Giving Festen a more theatrical rhythm and intimacy were two of the principal challenges faced by Eldridge, who since making his debut with the council estate drama Serving It Up in 1996 has written several plays which, like Festen, are driven by what he calls "huge, life-changing emotional transactions."

He chose to assume that nobody in the theatre would have seen the film, and set out "to find a shape for the story that related most intimately to the shape of the film in its rawest form. The film's intimacy comes through the use of the hand-held camera and at the Almeida it comes partially through the fact that the audience sits really close to the action and partially because I've placed less than a dozen people around the dinner table, not the 80-odd guests from the film." Eldridge has blurred or erased the film's spatial boundaries, deftly conflated some of its speaking roles, downplayed others and omitted completely some memorable characters (notably Michelle, the maid who's had an affair with Christian's volatile brother, Michael). Lee Miller, who plays Christian and who watched Vinterberg's "brilliant" film for the first time two weeks into rehearsals, says the reduced cast size gives the story a completely new dynamic. "If you're at a function with a lot of people and someone drops a bombshell, as Christian does, it's a lot easier to paper over the cracks, for everything to continue as normal," he says. "But if there's only about 12 of you, there's nowhere to hide."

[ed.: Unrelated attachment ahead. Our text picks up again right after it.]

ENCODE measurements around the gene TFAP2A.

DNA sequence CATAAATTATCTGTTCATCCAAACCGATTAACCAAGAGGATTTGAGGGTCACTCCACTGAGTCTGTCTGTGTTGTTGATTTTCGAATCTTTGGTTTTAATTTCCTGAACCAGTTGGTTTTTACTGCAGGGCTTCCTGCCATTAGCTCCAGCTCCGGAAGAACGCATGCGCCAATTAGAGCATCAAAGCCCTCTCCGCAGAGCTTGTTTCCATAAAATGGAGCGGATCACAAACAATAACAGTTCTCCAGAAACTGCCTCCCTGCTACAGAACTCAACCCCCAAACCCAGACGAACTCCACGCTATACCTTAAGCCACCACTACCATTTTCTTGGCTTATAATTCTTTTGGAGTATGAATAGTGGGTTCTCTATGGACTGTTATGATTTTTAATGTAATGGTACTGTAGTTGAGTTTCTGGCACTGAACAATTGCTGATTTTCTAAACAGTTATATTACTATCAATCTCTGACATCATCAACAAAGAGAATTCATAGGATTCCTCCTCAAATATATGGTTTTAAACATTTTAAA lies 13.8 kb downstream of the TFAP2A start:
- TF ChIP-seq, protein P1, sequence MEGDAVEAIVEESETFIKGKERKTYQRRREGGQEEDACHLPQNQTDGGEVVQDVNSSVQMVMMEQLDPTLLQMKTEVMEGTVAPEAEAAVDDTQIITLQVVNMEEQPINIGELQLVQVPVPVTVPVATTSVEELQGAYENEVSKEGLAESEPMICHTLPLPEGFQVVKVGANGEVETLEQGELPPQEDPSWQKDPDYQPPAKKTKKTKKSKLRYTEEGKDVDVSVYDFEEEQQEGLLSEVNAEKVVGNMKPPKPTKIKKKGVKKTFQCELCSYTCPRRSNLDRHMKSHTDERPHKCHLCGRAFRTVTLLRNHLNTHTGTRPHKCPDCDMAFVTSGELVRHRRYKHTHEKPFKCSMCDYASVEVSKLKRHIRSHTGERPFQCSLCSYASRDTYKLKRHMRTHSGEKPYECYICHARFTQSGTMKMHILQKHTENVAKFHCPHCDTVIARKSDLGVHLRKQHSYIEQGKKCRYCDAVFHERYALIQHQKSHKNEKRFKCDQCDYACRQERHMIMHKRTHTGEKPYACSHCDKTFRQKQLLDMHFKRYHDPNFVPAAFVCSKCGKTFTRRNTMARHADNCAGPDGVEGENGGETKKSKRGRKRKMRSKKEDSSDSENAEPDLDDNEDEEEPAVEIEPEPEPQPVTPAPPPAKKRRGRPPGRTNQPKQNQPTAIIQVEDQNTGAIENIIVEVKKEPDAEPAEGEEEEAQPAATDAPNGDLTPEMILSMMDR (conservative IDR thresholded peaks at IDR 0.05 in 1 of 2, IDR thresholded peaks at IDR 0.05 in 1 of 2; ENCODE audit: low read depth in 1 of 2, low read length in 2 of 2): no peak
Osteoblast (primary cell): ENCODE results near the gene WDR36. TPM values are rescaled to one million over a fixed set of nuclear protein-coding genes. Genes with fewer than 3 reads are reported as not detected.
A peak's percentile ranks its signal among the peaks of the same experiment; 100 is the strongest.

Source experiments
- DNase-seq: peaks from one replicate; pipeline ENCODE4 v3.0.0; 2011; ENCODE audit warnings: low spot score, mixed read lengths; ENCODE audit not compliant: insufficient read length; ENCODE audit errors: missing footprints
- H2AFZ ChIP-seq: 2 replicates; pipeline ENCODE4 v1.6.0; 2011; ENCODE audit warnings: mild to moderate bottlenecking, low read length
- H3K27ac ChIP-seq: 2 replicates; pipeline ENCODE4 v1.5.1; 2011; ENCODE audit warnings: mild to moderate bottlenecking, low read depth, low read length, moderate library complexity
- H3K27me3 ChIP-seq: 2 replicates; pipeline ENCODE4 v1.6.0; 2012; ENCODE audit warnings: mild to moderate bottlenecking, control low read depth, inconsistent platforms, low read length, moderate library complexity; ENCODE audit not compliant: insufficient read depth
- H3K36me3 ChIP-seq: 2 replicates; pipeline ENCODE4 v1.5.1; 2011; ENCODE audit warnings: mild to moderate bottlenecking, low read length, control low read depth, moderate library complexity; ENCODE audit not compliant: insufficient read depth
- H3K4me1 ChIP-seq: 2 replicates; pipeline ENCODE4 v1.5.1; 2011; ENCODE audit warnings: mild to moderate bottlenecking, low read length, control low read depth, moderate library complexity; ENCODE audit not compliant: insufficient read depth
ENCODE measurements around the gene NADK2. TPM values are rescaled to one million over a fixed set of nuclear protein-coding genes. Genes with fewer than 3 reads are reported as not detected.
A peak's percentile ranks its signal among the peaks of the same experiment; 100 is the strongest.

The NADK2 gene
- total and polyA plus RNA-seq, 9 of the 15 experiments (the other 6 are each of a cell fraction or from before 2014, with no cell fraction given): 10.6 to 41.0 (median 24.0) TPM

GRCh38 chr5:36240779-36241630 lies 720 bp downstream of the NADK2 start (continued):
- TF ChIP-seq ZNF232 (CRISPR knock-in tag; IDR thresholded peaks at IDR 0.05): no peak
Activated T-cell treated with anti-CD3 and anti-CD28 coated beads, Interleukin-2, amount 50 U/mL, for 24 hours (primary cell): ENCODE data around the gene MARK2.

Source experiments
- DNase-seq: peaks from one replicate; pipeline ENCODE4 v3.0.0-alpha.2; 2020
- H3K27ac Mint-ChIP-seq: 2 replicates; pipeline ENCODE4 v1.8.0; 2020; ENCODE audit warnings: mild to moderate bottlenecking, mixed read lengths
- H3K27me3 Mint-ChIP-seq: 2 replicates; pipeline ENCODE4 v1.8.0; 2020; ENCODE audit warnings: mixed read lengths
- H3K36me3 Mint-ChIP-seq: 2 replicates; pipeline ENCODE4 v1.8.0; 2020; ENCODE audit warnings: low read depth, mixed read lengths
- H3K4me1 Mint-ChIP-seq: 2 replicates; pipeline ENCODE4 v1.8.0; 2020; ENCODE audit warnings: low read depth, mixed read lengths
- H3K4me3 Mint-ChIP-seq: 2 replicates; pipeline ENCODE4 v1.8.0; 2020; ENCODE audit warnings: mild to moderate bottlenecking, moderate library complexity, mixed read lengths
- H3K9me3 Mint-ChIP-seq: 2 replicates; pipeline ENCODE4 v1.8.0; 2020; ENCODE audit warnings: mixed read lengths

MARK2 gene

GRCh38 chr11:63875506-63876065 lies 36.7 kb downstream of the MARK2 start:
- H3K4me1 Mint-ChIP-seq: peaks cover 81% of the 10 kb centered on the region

Director Rufus Norris says he has found himself in "a dangerous position": obliged to set aside his boundless admiration for the film (his all-time favourite) "to ensure that we celebrate the theatricality of David's script in a way that takes the story away from Dogme and is not just a homage to the film. Several theatre friends have asked me 'Why bother staging Festen when it's been done on film?' I can see why they'd say that, and a lot of people will judge us against the film, but we are doing something bold and different, trying to create a visual language that's organic to this piece of theatre.